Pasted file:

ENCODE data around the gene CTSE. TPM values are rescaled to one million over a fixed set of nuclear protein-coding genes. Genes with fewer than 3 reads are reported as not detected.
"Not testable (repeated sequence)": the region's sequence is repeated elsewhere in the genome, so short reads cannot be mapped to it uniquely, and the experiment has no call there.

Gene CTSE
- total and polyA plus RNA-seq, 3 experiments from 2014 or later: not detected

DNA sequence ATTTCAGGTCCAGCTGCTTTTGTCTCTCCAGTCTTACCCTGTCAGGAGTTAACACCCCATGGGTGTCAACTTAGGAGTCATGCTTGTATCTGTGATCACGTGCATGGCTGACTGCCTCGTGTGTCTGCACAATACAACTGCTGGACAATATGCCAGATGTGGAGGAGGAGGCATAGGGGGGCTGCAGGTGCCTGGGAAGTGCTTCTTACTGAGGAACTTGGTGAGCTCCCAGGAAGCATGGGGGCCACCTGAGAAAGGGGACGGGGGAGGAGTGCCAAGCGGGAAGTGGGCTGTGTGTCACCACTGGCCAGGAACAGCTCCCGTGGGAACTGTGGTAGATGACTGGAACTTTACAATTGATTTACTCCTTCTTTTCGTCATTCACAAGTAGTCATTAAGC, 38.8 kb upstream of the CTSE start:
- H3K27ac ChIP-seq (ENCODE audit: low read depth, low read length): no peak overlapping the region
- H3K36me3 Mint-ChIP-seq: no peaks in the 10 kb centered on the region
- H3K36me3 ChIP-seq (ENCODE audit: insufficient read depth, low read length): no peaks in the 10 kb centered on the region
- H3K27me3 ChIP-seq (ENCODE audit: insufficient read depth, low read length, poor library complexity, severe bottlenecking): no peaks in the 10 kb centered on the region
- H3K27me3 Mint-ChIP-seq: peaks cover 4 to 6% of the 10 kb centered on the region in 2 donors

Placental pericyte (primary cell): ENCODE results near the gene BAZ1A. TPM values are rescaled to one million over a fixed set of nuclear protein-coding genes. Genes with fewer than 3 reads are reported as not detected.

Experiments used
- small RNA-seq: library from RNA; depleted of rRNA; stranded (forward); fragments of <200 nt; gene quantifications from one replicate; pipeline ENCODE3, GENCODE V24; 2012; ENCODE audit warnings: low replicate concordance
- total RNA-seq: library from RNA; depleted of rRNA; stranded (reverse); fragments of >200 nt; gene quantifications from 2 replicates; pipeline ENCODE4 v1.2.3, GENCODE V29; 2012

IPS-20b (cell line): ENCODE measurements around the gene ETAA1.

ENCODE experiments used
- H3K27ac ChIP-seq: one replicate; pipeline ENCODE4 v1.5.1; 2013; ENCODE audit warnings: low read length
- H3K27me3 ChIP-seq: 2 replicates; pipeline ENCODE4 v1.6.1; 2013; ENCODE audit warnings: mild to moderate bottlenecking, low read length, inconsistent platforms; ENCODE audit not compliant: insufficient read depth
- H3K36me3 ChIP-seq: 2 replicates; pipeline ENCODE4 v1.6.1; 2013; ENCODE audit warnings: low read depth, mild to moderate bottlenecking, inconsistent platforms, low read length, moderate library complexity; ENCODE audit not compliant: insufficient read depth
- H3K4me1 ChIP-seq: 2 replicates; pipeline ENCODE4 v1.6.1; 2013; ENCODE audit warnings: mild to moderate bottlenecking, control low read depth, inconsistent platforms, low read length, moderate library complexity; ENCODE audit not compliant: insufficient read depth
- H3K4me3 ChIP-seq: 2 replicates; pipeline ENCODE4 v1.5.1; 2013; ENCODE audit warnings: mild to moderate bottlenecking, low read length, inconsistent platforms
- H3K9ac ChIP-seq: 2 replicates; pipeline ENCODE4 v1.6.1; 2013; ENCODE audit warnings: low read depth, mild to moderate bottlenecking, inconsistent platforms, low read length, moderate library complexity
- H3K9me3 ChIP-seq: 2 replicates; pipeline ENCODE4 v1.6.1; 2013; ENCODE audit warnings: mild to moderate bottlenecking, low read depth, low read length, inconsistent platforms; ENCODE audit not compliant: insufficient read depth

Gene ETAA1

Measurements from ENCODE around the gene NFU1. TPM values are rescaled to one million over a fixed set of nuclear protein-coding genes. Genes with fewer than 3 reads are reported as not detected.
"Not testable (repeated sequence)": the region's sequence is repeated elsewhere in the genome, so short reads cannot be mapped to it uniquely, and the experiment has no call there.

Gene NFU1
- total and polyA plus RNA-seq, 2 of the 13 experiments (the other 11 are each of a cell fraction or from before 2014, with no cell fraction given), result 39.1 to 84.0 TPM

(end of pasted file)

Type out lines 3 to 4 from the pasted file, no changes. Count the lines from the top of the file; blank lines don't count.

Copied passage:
Gene CTSE
- total and polyA plus RNA-seq, 3 experiments from 2014 or later: not detected